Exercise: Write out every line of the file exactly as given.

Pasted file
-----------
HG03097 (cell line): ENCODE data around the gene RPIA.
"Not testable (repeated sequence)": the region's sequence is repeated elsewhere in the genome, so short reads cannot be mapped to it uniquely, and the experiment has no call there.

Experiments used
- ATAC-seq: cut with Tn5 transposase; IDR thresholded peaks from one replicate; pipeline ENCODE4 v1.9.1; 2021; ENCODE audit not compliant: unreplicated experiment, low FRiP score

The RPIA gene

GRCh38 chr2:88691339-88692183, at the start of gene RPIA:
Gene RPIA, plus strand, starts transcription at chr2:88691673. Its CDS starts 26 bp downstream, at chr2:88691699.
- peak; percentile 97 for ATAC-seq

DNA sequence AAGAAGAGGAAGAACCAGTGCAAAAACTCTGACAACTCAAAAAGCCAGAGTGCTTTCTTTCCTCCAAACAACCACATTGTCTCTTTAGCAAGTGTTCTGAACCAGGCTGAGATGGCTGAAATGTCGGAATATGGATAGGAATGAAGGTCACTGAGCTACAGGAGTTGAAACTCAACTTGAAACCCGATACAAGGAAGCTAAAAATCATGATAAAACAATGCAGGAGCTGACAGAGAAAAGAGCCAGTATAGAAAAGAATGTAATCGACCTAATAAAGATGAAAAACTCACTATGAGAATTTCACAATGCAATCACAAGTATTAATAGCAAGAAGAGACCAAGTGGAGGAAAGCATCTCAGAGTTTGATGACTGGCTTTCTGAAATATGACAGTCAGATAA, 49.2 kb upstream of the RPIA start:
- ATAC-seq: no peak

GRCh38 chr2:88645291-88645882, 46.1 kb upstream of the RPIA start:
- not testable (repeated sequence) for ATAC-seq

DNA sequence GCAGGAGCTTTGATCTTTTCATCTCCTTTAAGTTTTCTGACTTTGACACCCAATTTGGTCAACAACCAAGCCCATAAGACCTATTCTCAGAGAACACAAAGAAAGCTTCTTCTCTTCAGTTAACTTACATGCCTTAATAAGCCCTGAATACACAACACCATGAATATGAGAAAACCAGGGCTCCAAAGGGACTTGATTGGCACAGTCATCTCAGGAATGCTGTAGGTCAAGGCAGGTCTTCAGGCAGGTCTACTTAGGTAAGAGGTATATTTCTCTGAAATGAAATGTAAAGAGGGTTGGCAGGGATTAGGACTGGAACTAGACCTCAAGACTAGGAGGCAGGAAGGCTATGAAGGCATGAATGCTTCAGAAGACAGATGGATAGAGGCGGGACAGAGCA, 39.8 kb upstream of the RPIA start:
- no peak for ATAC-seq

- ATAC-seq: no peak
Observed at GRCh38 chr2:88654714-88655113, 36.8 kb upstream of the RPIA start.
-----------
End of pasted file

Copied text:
HG03097 (cell line): ENCODE data around the gene RPIA.
"Not testable (repeated sequence)": the region's sequence is repeated elsewhere in the genome, so short reads cannot be mapped to it uniquely, and the experiment has no call there.

Experiments used
- ATAC-seq: cut with Tn5 transposase; IDR thresholded peaks from one replicate; pipeline ENCODE4 v1.9.1; 2021; ENCODE audit not compliant: unreplicated experiment, low FRiP score

The RPIA gene

GRCh38 chr2:88691339-88692183, at the start of gene RPIA:
Gene RPIA, plus strand, starts transcription at chr2:88691673. Its CDS starts 26 bp downstream, at chr2:88691699.
- peak; percentile 97 for ATAC-seq

DNA sequence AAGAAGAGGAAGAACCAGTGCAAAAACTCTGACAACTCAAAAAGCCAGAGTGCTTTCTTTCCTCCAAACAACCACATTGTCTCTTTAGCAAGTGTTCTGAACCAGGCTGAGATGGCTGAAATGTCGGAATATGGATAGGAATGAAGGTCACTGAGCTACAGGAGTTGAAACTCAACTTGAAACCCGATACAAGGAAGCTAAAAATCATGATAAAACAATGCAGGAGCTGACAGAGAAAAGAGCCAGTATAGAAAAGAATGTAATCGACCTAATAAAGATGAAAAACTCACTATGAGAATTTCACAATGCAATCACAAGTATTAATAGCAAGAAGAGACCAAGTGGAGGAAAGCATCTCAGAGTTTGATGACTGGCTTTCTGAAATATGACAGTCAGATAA, 49.2 kb upstream of the RPIA start:
- ATAC-seq: no peak

GRCh38 chr2:88645291-88645882, 46.1 kb upstream of the RPIA start:
- not testable (repeated sequence) for ATAC-seq

DNA sequence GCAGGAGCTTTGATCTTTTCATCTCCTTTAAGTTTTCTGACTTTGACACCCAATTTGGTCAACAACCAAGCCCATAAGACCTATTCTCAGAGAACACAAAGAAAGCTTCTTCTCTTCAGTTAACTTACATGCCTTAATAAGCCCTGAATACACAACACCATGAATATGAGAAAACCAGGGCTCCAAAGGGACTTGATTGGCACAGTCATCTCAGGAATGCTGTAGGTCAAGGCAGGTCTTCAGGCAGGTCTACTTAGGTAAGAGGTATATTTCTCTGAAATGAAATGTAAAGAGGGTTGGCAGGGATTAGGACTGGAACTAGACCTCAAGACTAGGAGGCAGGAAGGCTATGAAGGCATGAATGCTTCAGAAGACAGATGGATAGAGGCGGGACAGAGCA, 39.8 kb upstream of the RPIA start:
- no peak for ATAC-seq

- ATAC-seq: no peak
Observed at GRCh38 chr2:88654714-88655113, 36.8 kb upstream of the RPIA start.